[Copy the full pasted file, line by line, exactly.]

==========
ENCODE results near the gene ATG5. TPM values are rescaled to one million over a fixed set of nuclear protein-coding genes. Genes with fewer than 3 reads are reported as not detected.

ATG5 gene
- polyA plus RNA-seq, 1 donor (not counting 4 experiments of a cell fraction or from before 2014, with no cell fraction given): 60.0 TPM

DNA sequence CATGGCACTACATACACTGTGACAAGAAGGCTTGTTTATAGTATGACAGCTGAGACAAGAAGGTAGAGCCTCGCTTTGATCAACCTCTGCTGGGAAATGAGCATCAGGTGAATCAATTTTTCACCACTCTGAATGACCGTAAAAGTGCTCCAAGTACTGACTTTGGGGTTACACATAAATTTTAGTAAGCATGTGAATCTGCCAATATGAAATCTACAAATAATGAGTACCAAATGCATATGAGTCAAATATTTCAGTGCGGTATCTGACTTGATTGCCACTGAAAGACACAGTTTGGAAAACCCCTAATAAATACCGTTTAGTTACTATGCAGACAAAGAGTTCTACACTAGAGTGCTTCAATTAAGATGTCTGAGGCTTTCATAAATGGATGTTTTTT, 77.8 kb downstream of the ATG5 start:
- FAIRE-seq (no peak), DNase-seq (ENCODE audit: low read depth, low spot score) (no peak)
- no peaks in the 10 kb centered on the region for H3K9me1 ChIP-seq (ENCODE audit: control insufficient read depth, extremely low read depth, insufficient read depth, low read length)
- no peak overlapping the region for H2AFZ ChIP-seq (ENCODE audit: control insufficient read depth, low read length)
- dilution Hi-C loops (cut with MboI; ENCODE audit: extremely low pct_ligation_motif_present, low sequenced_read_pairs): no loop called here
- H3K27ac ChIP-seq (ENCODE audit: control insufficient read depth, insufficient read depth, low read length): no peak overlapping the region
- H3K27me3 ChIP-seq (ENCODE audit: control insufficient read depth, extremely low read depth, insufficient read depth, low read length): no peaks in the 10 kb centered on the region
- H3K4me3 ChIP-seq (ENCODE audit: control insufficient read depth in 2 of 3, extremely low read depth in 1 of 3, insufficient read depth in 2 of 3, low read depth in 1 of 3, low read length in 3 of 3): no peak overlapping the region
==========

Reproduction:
ENCODE results near the gene ATG5. TPM values are rescaled to one million over a fixed set of nuclear protein-coding genes. Genes with fewer than 3 reads are reported as not detected.

ATG5 gene
- polyA plus RNA-seq, 1 donor (not counting 4 experiments of a cell fraction or from before 2014, with no cell fraction given): 60.0 TPM

DNA sequence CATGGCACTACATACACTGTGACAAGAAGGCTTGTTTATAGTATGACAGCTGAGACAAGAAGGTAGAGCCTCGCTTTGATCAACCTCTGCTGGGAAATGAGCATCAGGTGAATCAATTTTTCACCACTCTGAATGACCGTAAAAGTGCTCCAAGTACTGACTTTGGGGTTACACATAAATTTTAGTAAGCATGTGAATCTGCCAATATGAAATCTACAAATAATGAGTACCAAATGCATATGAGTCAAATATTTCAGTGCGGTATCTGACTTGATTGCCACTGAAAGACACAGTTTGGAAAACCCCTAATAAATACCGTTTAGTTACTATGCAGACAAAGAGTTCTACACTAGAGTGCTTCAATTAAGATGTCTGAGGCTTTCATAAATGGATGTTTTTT, 77.8 kb downstream of the ATG5 start:
- FAIRE-seq (no peak), DNase-seq (ENCODE audit: low read depth, low spot score) (no peak)
- no peaks in the 10 kb centered on the region for H3K9me1 ChIP-seq (ENCODE audit: control insufficient read depth, extremely low read depth, insufficient read depth, low read length)
- no peak overlapping the region for H2AFZ ChIP-seq (ENCODE audit: control insufficient read depth, low read length)
- dilution Hi-C loops (cut with MboI; ENCODE audit: extremely low pct_ligation_motif_present, low sequenced_read_pairs): no loop called here
- H3K27ac ChIP-seq (ENCODE audit: control insufficient read depth, insufficient read depth, low read length): no peak overlapping the region
- H3K27me3 ChIP-seq (ENCODE audit: control insufficient read depth, extremely low read depth, insufficient read depth, low read length): no peaks in the 10 kb centered on the region
- H3K4me3 ChIP-seq (ENCODE audit: control insufficient read depth in 2 of 3, extremely low read depth in 1 of 3, insufficient read depth in 2 of 3, low read depth in 1 of 3, low read length in 3 of 3): no peak overlapping the region